Irradiated fuel rods that have been expended in a reactor core are often stored in water-filled pools for deactivation. As time passes, CRUD collects over an oxide layer which forms on the nuclear fuel rods. CRUD can also collect on rods while they are in use. CRUD is an acronym for “chalk river unidentified deposit,” referring to highly radioactive substances originally found on the inside of piping and components at the Chalk River Nuclear Reactor in Ontario, Canada. CRUD has now become standard nomenclature referring to minute, solid, corrosion products that travel into the reactor core, become highly radioactive, and then flow out of the reactor into other systems in the plant. CRUD can settle into crevices or form coatings on piping, fuel rods, and other surfaces in a reactor. The major components of CRUD are iron, cobalt, chrome, and manganese. CRUD is known to be a concentrated source of radiation and represents a significant radiological risk because of its insolubility. Therefore, not surprisingly, nuclear plant workers are known to receive radiation doses directly from CRUD exposure during refueling and maintenance outages. As such, it is important to analyze CRUD samples to determine the nature and amount of the deposits. Specifically, the samples can be analyzed to determine their elemental and isotopic composition and to provide an estimate of the activity of the CRUD material resident on the fuel rods.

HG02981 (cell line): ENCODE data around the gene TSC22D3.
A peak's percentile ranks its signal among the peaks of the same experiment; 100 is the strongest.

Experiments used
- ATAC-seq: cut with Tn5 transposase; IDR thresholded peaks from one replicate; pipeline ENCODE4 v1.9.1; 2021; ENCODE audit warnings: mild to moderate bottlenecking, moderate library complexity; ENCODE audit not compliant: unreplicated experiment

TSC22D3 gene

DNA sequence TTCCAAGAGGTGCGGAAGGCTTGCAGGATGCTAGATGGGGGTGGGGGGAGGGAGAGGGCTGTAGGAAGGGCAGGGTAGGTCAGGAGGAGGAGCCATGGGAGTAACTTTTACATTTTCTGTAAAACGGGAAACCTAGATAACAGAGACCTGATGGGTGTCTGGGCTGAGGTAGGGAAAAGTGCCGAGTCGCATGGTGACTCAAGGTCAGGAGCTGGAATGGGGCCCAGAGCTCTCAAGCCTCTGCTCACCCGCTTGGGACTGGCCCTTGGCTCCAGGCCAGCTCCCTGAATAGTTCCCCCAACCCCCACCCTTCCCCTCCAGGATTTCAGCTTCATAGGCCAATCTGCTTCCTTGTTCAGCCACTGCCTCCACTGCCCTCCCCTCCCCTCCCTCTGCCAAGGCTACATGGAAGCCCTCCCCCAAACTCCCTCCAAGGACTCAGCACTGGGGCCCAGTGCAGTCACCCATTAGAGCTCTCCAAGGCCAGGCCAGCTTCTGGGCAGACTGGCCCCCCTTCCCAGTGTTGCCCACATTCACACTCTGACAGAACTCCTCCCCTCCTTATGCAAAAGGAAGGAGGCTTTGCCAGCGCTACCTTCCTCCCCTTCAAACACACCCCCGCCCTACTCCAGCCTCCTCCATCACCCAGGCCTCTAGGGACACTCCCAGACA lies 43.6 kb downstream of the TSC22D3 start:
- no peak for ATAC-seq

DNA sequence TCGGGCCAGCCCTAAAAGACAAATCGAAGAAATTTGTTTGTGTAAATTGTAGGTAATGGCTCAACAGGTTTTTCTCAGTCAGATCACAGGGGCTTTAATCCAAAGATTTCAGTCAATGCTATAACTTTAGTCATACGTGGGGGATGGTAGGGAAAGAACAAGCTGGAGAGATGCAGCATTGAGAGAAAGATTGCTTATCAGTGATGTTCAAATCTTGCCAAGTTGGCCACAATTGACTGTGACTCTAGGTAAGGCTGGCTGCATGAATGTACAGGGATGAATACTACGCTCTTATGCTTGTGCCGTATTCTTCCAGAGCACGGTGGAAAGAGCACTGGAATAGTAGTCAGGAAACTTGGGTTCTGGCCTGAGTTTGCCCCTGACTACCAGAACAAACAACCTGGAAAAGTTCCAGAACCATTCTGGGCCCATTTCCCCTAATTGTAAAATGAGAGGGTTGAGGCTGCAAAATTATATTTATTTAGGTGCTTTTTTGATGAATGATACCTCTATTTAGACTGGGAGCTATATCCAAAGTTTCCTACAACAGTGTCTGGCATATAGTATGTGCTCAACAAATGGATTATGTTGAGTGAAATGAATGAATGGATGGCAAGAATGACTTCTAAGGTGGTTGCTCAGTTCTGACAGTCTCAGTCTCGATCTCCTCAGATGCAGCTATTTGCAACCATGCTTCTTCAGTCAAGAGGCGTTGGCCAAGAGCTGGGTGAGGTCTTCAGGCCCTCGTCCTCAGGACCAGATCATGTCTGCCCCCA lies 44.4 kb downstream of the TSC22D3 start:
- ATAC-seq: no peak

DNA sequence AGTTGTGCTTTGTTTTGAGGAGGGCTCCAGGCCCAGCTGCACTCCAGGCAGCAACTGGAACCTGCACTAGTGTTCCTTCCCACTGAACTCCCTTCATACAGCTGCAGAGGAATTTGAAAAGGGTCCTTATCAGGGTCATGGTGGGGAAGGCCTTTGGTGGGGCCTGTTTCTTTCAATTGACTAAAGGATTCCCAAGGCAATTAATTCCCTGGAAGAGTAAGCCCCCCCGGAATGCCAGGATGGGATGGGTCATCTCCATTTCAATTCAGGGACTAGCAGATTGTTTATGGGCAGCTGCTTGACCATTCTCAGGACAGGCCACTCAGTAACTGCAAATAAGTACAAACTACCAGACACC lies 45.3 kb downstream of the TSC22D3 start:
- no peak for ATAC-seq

It is known in the art to use an essentially manual device to retrieve a CRUD sample from nuclear fuel rods. Such a device usually consists of a scraping head at the end of a manually operated pole. The scraping head is often a stone substance that crumbles during use and can score the surface of the cladding. Additionally, biological protection is not typically provided in such a system itself. This can lead to handling difficulties both technically and in terms of governmental regulations.